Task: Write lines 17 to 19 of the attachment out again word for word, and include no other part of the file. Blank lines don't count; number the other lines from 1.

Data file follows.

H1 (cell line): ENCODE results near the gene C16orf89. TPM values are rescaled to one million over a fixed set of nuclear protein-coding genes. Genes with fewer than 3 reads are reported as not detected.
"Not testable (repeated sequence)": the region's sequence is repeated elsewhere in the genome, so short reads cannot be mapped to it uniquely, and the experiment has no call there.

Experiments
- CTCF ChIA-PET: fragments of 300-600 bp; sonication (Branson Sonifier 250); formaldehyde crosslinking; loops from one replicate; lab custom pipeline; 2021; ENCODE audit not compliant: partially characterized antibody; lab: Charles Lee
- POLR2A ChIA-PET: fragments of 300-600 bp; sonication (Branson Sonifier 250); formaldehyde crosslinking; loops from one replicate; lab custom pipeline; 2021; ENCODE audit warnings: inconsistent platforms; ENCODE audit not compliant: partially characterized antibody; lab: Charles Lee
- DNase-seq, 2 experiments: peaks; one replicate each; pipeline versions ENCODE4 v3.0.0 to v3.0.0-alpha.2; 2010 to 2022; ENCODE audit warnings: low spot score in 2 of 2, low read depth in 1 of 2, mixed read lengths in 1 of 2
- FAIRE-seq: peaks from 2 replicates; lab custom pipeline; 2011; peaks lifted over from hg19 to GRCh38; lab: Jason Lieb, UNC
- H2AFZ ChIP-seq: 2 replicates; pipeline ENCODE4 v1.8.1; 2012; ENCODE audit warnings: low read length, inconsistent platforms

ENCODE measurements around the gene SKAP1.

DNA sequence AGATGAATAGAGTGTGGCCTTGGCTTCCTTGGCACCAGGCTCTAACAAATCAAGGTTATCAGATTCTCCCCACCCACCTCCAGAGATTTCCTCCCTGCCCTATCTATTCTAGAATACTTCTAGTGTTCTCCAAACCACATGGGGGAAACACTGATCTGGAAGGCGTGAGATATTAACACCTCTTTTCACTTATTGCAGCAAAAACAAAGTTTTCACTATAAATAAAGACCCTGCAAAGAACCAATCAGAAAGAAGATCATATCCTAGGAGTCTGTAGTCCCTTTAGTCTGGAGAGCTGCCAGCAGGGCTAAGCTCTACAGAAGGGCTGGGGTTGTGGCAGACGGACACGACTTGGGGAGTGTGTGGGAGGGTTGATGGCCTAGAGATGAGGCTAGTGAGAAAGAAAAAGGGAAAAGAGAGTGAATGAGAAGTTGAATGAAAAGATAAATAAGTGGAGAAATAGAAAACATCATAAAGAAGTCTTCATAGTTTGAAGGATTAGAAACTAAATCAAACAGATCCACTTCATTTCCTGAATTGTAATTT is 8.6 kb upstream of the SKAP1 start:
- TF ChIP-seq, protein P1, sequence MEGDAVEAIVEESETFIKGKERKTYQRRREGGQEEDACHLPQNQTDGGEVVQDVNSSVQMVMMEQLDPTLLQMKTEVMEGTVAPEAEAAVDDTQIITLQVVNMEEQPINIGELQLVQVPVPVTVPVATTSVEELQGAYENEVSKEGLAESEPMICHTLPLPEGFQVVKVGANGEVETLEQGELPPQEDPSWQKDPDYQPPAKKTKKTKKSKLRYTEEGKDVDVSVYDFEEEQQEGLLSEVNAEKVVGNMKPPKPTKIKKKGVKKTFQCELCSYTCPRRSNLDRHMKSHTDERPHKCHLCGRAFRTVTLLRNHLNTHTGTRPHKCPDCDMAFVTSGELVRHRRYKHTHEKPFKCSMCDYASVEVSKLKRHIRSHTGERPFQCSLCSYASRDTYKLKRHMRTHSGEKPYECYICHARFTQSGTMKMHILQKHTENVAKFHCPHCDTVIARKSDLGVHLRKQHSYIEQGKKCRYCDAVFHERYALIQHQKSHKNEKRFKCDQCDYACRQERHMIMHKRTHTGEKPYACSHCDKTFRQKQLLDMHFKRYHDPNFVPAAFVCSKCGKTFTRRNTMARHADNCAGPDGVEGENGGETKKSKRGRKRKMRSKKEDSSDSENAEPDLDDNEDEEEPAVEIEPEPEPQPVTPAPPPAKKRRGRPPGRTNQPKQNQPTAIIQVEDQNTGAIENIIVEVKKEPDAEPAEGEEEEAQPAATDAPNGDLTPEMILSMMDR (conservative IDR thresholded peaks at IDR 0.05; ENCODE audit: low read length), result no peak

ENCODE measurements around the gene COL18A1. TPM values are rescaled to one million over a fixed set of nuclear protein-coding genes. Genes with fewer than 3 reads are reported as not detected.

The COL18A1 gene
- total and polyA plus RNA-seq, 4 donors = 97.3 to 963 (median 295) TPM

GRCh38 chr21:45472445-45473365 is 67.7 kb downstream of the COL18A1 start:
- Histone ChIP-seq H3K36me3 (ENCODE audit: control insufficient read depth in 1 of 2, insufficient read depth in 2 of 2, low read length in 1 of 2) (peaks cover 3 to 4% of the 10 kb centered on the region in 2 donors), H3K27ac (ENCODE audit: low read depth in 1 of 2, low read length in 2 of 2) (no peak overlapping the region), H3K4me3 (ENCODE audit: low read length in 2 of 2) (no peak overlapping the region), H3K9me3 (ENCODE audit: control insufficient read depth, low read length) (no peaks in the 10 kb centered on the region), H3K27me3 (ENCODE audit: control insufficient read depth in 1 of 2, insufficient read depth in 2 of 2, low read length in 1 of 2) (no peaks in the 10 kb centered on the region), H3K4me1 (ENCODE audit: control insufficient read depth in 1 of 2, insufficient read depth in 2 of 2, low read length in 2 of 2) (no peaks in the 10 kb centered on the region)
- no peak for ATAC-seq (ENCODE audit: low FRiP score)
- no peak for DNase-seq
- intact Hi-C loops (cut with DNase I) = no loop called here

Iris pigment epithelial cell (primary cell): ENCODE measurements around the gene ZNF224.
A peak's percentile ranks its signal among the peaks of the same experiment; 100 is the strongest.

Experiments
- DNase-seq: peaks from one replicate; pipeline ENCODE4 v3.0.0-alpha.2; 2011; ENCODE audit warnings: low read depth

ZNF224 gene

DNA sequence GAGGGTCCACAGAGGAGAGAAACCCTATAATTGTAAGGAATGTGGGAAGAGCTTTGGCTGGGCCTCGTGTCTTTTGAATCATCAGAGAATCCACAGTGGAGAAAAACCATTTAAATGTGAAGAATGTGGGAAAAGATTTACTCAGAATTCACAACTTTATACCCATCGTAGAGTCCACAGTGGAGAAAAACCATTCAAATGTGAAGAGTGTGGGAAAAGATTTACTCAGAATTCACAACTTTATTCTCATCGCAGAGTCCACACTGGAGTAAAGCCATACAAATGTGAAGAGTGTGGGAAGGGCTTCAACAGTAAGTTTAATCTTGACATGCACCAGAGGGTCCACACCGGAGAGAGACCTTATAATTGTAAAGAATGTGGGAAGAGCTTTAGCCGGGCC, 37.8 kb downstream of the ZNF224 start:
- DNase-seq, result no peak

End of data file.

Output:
- no peak for ATAC-seq (ENCODE audit: low FRiP score)
- no peak for DNase-seq
- intact Hi-C loops (cut with DNase I) = no loop called here